The Jakarta Post
The Jakarta administration announced on Sunday that it would extend the transitional period of the large-scale social restrictions (PSBB) for another two weeks until Dec. 6 amid a recent surge of new COVID-19 cases and following a number mass gatherings that led to accusations of widespread violations of health protocols.
"The Jakarta administration can pull the ‘emergency brake’ if [Jakarta] sees a significant increase in new cases or a concerning transmission rate [...] On Saturday, the capital city recorded the highest single-day jump of 1,579 cases," Jakarta Governor Anies Baswedan said on Sunday.
He explained that based on a report from the University of Indonesia's Public Health Faculty (FKM UI) the rate of public compliance with COVID-19 health protocols had decreased significantly since the end of October.
As per Saturday, the rate of adherence to the mask-wearing policy was 65 percent, down by 10 percent compared with Oct. 19, he went on.
Meanwhile, the rate of public compliance with the physical-distancing and frequent-handwashing policies was recorded at 70 percent and 40 percent, respectively, at the end of October. However, they went down to 60 and 30 percent on Nov. 21.
"The data show that the decrease in public compliance with the health protocols is in line with the increase in new cases," Anies said.
He explained that the capital city had seen an 11.62 percent increase in new COVID-19 cases in the past two weeks after seeing a relatively declining trend in the previous weeks.
The number of COVID-19 weekly reproduction numbers (Rt) has also increased slightly to 1.06 from 1.05.
"The rate of public compliance with the health protocols needs to reach a minimum of 80 percent so we can [effectively] suppress virus transmissions,” he said.
The governor further said that the administration would continue to work with the Regional Leadership Communication Forum [Forkopimda] to enforce the health-protocol policy to help curb transmission of the coronavirus.
Jakarta has been in the spotlight following a series of mass gatherings centered around the return of Islam Defenders Front (FPI) leader and firebrand cleric Rizieq Shihab from self-exile in Saudi Arabia on Nov. 10.
On Sunday, the Health Ministry reported a surge of new cases in Petamburan, Central Jakarta, and Tebet, South Jakarta, the locations of the mass gatherings.
"We found 50 new cases in Tebet and 30 in Petamburan," The ministry's acting director of Infectious disease prevention and control, Budi Hidayat, said as reported by kompas.com.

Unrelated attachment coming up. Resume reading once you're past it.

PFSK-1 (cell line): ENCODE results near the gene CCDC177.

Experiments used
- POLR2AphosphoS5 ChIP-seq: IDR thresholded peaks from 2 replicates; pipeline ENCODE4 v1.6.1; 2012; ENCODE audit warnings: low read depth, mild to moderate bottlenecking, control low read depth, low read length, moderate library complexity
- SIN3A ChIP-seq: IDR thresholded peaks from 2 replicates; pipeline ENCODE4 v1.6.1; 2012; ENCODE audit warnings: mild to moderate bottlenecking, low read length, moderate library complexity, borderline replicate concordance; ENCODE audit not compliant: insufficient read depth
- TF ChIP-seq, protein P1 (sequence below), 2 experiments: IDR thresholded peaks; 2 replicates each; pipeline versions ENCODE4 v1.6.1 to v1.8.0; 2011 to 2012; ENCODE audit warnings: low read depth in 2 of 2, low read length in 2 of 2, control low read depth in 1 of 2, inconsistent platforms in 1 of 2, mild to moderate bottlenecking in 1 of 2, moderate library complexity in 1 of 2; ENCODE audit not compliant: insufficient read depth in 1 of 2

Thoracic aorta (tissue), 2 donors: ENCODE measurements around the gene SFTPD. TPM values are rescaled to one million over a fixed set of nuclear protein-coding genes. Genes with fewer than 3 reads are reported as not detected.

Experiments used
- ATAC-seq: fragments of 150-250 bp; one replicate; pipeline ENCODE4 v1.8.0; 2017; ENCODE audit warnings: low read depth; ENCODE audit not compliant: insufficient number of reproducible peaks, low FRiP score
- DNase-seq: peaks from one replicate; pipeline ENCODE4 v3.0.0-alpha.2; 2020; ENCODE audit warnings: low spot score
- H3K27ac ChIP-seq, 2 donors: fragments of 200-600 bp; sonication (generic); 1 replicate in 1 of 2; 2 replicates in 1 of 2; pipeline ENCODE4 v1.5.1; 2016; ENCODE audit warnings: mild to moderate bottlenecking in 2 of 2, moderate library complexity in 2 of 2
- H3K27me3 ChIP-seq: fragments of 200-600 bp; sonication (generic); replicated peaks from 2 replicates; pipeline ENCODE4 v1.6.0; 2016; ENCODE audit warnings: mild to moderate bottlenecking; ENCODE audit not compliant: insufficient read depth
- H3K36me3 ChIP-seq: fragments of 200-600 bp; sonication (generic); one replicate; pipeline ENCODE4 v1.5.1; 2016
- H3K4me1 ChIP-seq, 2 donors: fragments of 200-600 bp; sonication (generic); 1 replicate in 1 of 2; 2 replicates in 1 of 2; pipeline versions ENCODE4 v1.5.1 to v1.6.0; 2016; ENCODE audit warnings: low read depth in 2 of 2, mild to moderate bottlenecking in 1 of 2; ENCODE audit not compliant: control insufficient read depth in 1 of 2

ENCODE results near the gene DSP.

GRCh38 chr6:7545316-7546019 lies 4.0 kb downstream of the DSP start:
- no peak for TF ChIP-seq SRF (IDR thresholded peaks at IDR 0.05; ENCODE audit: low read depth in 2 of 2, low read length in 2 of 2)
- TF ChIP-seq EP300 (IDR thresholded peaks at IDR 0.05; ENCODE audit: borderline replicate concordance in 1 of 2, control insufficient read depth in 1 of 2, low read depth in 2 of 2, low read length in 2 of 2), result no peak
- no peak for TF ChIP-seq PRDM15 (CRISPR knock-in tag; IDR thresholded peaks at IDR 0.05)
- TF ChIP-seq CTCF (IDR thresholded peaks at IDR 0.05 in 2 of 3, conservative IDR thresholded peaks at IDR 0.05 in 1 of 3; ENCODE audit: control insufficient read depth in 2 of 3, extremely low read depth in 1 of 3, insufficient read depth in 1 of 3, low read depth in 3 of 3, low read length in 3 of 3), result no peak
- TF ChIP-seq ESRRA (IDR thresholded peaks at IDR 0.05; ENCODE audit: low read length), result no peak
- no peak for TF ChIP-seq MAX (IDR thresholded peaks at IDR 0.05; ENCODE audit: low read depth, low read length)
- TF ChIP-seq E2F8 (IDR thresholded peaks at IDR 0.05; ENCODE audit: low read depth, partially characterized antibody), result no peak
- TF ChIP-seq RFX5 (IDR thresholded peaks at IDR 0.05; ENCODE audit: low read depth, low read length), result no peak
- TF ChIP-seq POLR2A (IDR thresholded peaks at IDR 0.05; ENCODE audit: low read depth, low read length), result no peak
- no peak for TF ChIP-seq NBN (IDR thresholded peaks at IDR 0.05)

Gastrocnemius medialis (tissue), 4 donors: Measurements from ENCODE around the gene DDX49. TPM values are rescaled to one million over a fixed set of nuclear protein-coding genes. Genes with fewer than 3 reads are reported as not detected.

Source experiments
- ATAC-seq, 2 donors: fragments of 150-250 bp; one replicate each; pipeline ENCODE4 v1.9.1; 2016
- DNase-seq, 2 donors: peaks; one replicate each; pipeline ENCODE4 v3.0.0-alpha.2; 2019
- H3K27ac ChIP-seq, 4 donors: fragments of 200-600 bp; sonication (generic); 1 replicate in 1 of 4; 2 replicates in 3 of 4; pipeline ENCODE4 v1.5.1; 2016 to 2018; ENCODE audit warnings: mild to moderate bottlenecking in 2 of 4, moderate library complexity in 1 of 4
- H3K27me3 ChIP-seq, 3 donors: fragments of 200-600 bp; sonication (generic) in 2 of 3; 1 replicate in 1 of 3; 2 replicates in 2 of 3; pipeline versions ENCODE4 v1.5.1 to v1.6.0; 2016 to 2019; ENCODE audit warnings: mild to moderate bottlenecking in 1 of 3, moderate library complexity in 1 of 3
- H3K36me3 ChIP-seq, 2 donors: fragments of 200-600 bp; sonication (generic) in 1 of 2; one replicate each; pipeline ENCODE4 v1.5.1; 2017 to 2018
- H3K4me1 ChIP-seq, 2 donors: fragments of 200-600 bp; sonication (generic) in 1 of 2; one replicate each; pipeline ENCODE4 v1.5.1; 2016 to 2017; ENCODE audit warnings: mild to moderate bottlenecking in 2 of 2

Budi urged participants in the mass gatherings and their close contacts to carry out two-week self-isolation and to visit the nearest health facilities if they experience any COVID-19 symptoms.
Despite a spike in new cases and rampant health protocol violations, Anies claimed the COVID-19 transmission in the capital city was still under control, pointing out that the rate of active cases was declining and the recovery rate continued to increase.
"We’ve seen a declining trend in the active cases rate in Jakarta. As per Nov. 21, Jakarta recorded 6.7 percent active cases, lower than the previous two weeks of 7.2 percent. Meanwhile, the recovery rate is also improving, with the latest rate recorded at 91.3 percent. Two weeks previously, it was 78.9 percent," Anies said.
He vowed that he would impose stricter enforcement of health protocols to curb the spread of COVID-19.
"In the future, we'll enforce stricter health-protocol measures. We hope residents can also proactively report any violations. I emphasize once again that we need to remain disciplined in following the health protocols," he said.
Previously, the Visit Wonderful Indonesia (VIWI) board — an umbrella organization for 18 tourism associations — had asked Anies not to extend the transitional PSBB.
Board chairman Hariyadi B Sukamdani said given the numerous public breaches of existing health protocols, the Jakarta administration might as well revoke COVID-19 restrictions to grant tourist businesses greater freedom to recoup their losses amid the current economic downturn.
Anies said the goal of Jakarta administration was to curb the COVID-19 transmission rate and that the public should also take part in the efforts.
"We cannot just do whatever we want, we should focus on carrying out measures to control COVID-19. If the public remained disciplined in following the health protocols, the number of new cases would also decrease," he said.